A few weeks ago, thanks to a recommendation from my colleague and friend Josh Rosenberg, I was contacted by Alyson Klein at EducationWeek to talk about the “Gas” social media app that’s become popular among high schoolers lately. Klein’s article was published last night, and I was happy to see that I’d been quoted in the article.
To be honest, I wasn’t familiar with the app before Klein reached out, but it only took a few minutes of research for me to figure out that I didn’t like it very much.
Thanks to the magic of the internet, I often listen to Francophone radio stations while working (most often French and Swiss—Radio-Canada doesn’t support streaming outside its own apps and sites). This is a great way to keep up with my French, and because there seems to be a minigenre of Francophone songs critiquing social media (Stromae’s Carmen comes to mind, but there’s at least one other whose name I can’t remember right now), it sometimes ends up being professionally relevant as well.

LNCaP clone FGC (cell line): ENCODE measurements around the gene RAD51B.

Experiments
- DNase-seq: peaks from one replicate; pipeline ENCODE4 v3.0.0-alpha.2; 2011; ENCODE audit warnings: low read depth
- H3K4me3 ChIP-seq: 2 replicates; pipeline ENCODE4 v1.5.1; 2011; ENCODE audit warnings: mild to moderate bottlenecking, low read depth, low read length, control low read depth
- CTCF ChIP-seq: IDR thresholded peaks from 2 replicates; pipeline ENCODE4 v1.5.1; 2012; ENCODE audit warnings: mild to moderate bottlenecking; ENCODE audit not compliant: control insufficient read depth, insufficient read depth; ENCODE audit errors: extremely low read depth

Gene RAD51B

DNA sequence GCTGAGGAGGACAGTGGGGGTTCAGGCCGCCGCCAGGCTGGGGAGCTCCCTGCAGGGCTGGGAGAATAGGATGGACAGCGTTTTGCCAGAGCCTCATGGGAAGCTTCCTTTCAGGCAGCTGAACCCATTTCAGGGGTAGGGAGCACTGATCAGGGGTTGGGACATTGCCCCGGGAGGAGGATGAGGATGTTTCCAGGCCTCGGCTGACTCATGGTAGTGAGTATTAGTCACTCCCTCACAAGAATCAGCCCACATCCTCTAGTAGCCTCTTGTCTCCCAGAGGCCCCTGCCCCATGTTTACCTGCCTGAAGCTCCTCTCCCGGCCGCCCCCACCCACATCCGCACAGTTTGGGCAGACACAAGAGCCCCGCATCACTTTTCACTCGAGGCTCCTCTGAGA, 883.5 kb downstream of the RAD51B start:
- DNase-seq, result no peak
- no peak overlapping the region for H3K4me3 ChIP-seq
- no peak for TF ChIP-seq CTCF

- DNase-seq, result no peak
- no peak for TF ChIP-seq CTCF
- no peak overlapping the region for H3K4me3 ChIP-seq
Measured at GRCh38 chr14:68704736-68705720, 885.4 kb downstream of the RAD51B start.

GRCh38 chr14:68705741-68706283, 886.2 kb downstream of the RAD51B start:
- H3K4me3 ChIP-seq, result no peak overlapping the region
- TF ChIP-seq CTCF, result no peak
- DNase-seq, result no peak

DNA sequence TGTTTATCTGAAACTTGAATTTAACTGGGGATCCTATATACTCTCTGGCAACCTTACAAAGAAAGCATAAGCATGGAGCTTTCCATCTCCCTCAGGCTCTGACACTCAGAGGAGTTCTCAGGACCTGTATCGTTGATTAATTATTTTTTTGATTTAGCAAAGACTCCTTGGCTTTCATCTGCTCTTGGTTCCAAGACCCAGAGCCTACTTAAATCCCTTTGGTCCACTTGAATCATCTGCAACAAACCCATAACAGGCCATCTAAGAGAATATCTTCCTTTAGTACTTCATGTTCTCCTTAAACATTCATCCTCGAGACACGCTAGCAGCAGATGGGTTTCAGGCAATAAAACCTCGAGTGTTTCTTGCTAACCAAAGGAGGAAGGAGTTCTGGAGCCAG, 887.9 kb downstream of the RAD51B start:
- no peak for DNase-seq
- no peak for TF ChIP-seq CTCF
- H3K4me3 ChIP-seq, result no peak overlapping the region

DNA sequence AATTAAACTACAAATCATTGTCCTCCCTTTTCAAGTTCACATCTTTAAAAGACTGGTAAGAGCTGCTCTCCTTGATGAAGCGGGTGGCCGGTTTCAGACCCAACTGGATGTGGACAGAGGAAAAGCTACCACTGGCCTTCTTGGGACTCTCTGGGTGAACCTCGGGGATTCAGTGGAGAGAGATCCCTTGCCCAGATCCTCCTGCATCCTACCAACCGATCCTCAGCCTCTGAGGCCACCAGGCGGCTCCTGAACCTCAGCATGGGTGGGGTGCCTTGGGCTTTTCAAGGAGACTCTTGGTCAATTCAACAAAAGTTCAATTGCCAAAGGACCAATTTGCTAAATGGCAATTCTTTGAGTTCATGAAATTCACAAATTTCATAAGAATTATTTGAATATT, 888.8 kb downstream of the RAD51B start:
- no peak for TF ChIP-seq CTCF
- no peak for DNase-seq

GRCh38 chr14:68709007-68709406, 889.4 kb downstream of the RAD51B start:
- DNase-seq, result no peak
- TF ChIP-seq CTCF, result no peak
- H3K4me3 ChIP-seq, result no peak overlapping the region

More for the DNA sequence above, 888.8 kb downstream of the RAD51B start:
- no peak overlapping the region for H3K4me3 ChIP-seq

I’ve thought a lot about “community” in online spaces over the course of my (still-short) academic career. Early drafts of my dissertation had a lengthy discussion about the benefits and disadvantages of Étienne Wenger’s community of practice framework (which emerged from Wenger’s work with Jean Lave) as compared to James Paul Gee’s affinity space framework. From a research perspective, I tend to prefer Gee’s space-focused perspective and agree with many of his arguments for why it makes more sense to use that language in an online setting.
I got word that a recent publication of mine was now published in an issue of Learning, Media, and Technology. It has actually been available online first for the past ten months, but since I haven’t been good about blogging about recent publications, I figured this was as good a chance as any to write a post about it. This piece is called “Lifting the Veil on TeachersPayTeachers.com: An Investigation of Educational Marketplace Offerings and Downloads” and is a collaboration with Catharyn Shelton, Matt Koehler, and Jeff Carpenter.